This Sunday, Donald "Childish Gambino" Glover's 2018 hit “This Is America” will compete for four Grammy awards: Record of the Year, Song of the Year, Best Rap/Sung Performance and Best Music Video. To some, the song’s slew of nominations may simply register as yet another trophy run for one of pop culture’s foremost critical darlings. But within the context of Black political anthems – movement music that timestamps our collective consciousness – Glover’s Grammy love speaks to a more unanimous sort of acclaim in mainstream spaces.
Even Kendrick Lamar, despite being another socially commentative rapper who’s managed to charm white critics, has yet to receive such unabated adulation. Confined to mostly untelevised rap categories, Lamar’s political opus To Pimp a Butterfly managed to manifest a handful of golden gramophones, including one in 2015 for Best Rap Song (“i”) and another in 2016 for Best Rap Performance (“Alright”).
At the 61st Annual Grammy Awards on February 10, however, “This Is America” has the potential to become the most celebrated Black political anthem of all time, as a work of its kind has never won Record of the Year or Song of the Year—two of the Academy’s most prestigious awards. Though evidence would suggest Black folks are routinely set up for disappointment at these ceremonies, something about Donald Glover’s Obama-esque appeal to white people provides a similar notion of hope.
As we wait to see if the multi-hyphenate’s latest cultural contribution sweeps the night or is roundly snubbed (a fate Glover and most other Black artists seem to be prepared for), here’s how the song fits within the timeline of political artists’ fight for recognition on the industry's most respected stage.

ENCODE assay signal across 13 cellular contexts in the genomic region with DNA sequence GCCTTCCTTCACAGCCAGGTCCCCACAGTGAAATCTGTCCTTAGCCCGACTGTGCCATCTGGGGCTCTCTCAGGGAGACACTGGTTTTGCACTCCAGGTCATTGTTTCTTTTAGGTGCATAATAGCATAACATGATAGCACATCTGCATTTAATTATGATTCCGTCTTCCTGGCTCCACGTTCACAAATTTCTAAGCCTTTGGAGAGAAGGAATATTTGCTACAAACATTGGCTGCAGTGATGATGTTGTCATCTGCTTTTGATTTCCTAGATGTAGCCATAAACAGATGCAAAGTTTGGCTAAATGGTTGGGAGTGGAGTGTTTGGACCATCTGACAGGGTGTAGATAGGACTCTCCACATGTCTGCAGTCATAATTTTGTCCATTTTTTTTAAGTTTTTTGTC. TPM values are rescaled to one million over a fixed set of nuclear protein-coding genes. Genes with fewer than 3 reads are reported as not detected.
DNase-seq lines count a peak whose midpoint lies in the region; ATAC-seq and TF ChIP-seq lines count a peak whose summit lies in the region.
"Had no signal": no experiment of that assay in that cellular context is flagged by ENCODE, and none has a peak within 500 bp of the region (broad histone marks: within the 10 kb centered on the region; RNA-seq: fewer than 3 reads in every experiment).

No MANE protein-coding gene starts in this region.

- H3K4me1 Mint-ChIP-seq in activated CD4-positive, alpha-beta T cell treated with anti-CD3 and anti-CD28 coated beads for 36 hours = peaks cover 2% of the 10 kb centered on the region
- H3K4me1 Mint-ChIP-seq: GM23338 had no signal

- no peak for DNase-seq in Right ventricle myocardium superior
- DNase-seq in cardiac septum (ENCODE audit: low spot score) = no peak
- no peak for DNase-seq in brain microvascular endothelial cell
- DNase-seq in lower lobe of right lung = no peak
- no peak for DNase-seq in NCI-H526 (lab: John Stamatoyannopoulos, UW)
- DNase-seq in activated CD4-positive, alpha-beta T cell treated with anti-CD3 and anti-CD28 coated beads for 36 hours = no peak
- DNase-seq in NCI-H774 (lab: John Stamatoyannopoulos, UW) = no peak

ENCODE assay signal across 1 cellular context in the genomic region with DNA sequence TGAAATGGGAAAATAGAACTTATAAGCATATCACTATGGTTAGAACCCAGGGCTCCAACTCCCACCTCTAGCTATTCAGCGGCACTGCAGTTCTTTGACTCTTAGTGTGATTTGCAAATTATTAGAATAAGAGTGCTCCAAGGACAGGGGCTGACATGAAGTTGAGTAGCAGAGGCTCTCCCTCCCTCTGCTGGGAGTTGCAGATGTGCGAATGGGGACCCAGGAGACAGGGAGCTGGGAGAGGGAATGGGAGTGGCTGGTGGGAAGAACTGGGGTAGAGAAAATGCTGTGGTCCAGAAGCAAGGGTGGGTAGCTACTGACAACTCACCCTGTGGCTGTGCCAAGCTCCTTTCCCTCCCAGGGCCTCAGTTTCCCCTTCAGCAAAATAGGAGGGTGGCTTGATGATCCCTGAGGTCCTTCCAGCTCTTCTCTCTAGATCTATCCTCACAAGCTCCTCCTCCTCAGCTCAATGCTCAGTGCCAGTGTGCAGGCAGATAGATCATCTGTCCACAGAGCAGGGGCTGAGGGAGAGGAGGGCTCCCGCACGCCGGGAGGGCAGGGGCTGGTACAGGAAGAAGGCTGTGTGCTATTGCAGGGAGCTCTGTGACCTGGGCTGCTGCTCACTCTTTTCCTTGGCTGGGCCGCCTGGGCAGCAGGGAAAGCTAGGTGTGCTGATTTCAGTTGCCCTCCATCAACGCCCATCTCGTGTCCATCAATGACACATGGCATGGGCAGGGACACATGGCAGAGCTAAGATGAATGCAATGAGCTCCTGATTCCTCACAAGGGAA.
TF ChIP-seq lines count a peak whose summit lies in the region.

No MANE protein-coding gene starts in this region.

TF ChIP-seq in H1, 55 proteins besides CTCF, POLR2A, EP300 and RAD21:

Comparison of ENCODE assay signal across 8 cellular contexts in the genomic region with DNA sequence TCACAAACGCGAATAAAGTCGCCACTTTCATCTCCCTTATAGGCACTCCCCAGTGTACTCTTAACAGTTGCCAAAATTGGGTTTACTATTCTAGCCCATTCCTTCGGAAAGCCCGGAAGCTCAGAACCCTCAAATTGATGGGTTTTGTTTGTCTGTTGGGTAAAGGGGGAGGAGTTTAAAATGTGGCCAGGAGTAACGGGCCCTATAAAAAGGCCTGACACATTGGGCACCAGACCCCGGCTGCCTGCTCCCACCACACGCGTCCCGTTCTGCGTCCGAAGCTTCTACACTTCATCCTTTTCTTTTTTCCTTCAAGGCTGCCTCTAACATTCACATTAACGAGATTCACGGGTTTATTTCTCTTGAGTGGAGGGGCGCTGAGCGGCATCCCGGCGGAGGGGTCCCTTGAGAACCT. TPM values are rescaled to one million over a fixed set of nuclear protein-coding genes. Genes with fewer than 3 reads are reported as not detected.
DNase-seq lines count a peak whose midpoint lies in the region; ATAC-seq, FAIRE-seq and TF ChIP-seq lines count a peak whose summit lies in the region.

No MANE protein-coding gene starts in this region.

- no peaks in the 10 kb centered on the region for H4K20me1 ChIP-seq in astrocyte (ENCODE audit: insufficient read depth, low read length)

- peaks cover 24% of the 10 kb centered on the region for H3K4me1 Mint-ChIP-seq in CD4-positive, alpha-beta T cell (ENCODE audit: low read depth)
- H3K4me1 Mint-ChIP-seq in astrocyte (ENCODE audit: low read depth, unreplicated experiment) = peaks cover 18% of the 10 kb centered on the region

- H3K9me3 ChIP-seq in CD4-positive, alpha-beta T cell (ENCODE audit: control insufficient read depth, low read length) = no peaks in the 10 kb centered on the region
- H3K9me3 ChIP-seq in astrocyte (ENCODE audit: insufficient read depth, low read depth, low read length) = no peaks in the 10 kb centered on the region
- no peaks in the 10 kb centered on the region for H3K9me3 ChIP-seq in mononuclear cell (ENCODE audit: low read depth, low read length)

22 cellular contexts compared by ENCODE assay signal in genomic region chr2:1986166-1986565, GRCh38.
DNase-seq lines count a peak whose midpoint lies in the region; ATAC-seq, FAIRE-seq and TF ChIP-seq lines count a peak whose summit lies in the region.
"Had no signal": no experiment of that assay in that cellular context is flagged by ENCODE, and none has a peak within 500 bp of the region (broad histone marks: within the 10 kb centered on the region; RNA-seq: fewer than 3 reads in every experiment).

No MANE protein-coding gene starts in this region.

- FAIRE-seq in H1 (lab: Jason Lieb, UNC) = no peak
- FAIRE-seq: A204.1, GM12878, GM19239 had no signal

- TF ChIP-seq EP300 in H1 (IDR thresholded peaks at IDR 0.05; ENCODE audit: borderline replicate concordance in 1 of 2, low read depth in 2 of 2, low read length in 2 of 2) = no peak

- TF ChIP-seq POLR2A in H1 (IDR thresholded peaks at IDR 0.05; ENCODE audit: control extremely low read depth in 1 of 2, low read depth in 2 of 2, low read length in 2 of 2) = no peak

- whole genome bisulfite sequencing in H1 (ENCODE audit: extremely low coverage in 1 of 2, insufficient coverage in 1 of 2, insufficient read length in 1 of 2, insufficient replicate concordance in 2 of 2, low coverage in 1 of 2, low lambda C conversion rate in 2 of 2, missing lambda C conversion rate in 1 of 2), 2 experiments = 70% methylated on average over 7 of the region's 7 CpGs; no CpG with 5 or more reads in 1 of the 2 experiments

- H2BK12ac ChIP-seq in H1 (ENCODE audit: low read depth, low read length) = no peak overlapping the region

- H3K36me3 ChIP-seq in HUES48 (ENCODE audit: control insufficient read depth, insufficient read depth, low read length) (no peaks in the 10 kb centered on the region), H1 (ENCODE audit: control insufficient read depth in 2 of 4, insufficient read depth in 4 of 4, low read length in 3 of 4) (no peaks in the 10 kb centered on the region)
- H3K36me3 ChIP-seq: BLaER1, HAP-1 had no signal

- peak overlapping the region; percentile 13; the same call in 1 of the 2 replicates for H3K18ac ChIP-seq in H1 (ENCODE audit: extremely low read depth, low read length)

Written in protest of Jim Crow era lynchings, Billie Holiday’s “Strange Fruit” predated the Grammy Awards ceremony by 20 years. Singer and Civil Rights activist Nina Simone recorded the most famous rendition of the song in 1965. While Simone has received four Grammy nominations throughout her career (two during her lifetime and two posthumously), none of them were for her cover of “Strange Fruit.”
Coinciding with the peak of the Civil Rights Movement, “Say It Loud” by James Brown scored the pride and angst of politically active Black folks throughout the late '60s and early '70s. Much like Holiday and Simone’s “Strange Fruit,” though, Brown’s revolutionary anthem didn’t receive Grammy recognition until years later.
While the song itself never earned a trophy, its spirit was briefly enshrined in the Grammy Museum with Say It Loud: The Genius of James Brown. Open from September 2011 to February 2012, the exhibit celebrated trails blazed by the Godfather of Soul, which included the politics represented in both his music and his activism. Yet seven years since the exhibit’s close, Brown’s only lasting presence within the shrines of the Academy are in the four songs he’s had inducted into the Hall of Fame: “Cold Sweat Part 1,” “Get Up (I Feel Like Being) a Sex Machine,” “I Got You (I Feel Good),” and “It’s a Man’s Man’s Man’s World” —none of which matched the political potency of “Say It Loud.”
A more sensitive take on the racial inequalities Black folks faced at the time, Marvin Gaye followed Brown’s “Say It Loud” with “What’s Going On,” reflecting on the disproportionate loss of Black life in the Vietnam war.
Unlike Brown and much like Holiday, in 1998, Gaye’s contribution to the canon of Black movement music made it to the Grammy Hall of Fame with the induction of his 1971 album of the same name. With 27 years separating the release and enshrinement of the record, by the turn of the century, the music most closely associated with the plight of Black Americans largely remained a relic of the past for the Academy—as opposed to being acknowledged as a present day part of popular culture.